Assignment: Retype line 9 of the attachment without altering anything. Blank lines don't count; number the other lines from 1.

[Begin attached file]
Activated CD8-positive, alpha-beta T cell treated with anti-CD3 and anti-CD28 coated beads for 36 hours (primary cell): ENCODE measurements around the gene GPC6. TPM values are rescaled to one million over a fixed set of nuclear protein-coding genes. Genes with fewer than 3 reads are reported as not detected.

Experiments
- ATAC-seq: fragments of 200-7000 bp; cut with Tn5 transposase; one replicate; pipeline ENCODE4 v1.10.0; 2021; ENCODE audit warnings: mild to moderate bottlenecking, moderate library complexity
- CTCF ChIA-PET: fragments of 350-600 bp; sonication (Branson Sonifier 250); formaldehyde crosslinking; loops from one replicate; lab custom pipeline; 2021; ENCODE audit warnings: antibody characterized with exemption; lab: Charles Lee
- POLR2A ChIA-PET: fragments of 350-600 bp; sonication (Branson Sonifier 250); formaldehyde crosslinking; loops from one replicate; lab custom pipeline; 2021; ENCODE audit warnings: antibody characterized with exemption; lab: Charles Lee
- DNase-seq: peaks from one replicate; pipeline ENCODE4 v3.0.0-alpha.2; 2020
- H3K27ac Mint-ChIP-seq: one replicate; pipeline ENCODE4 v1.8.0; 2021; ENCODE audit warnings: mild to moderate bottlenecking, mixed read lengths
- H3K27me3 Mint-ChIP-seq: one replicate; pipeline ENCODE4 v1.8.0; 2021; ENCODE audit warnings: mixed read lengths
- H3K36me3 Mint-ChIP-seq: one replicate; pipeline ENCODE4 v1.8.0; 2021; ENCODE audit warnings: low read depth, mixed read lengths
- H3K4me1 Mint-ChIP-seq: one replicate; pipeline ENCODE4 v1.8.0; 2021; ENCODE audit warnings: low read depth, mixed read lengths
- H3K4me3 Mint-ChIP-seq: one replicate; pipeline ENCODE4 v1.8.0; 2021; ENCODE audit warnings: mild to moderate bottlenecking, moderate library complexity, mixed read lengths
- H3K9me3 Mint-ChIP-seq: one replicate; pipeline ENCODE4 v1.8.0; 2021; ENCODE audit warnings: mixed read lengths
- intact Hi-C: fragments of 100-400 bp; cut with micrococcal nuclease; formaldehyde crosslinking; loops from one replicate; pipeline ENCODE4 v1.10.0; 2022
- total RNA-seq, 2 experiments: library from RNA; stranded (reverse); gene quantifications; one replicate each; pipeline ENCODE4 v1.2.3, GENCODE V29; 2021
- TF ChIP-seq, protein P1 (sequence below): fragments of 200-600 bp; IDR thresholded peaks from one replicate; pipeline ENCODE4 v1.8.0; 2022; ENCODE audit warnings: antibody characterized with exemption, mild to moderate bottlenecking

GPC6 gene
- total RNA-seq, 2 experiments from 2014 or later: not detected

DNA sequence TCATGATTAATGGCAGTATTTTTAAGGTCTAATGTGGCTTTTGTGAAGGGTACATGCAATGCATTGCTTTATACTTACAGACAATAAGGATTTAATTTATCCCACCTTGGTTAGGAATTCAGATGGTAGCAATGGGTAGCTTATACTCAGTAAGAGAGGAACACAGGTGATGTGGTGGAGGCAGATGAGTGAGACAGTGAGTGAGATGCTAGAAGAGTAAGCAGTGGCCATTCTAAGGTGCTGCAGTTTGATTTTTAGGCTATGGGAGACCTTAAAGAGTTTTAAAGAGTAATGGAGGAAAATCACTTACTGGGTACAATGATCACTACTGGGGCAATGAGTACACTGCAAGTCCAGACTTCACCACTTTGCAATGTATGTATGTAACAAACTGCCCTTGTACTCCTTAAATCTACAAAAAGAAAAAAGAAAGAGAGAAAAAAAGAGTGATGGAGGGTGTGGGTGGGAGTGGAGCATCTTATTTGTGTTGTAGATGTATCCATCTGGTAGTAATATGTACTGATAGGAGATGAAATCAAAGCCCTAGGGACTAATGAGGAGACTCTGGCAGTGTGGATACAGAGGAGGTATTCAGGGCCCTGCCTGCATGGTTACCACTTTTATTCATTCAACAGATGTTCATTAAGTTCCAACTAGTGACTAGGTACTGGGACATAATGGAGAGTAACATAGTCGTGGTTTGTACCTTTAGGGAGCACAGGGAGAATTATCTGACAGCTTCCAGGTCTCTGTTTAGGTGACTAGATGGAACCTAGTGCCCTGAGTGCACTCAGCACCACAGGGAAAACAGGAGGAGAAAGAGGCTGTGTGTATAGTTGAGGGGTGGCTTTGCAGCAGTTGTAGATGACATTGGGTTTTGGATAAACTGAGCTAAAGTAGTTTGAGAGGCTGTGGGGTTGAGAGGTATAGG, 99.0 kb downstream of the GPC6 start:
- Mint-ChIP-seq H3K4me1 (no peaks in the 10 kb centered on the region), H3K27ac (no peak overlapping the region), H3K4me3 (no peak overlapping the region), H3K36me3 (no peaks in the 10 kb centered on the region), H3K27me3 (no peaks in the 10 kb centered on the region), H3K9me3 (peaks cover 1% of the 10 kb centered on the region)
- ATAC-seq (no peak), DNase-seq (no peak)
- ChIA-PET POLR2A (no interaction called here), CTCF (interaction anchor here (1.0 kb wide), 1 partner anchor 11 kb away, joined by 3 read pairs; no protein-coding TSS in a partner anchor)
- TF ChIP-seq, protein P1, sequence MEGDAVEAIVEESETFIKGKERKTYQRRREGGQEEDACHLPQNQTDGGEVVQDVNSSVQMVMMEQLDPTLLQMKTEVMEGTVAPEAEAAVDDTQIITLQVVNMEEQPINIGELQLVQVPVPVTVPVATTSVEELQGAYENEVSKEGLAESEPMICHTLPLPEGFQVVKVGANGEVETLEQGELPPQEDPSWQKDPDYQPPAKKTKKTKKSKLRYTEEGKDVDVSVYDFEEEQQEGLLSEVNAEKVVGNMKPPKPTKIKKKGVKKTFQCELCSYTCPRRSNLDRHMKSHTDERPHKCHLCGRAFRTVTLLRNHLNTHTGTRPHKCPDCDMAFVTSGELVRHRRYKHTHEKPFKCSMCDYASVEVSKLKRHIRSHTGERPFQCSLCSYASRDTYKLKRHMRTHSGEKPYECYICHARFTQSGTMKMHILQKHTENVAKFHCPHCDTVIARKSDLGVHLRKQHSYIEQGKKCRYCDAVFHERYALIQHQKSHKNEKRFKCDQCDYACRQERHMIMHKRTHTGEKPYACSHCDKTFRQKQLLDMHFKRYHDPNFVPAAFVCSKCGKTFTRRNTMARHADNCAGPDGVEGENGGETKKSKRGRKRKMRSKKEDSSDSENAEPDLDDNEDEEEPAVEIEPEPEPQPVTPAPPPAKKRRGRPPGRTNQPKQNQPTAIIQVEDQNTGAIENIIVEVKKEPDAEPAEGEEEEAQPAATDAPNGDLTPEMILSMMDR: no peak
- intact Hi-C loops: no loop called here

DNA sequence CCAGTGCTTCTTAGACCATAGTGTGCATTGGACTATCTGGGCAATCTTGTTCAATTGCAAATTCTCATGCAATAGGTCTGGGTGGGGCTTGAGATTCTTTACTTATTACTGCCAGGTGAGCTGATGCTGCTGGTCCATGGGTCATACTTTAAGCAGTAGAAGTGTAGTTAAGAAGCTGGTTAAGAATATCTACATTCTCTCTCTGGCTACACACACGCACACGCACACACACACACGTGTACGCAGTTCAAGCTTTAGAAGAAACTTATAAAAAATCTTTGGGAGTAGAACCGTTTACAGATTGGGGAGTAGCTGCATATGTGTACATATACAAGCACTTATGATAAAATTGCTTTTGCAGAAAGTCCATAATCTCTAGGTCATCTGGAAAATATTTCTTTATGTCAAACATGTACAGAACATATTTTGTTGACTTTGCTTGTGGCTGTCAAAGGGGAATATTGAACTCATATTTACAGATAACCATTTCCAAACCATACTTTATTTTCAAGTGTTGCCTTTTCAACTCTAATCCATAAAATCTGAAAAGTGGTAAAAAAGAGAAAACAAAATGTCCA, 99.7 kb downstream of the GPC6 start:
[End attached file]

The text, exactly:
- H3K36me3 Mint-ChIP-seq: one replicate; pipeline ENCODE4 v1.8.0; 2021; ENCODE audit warnings: low read depth, mixed read lengths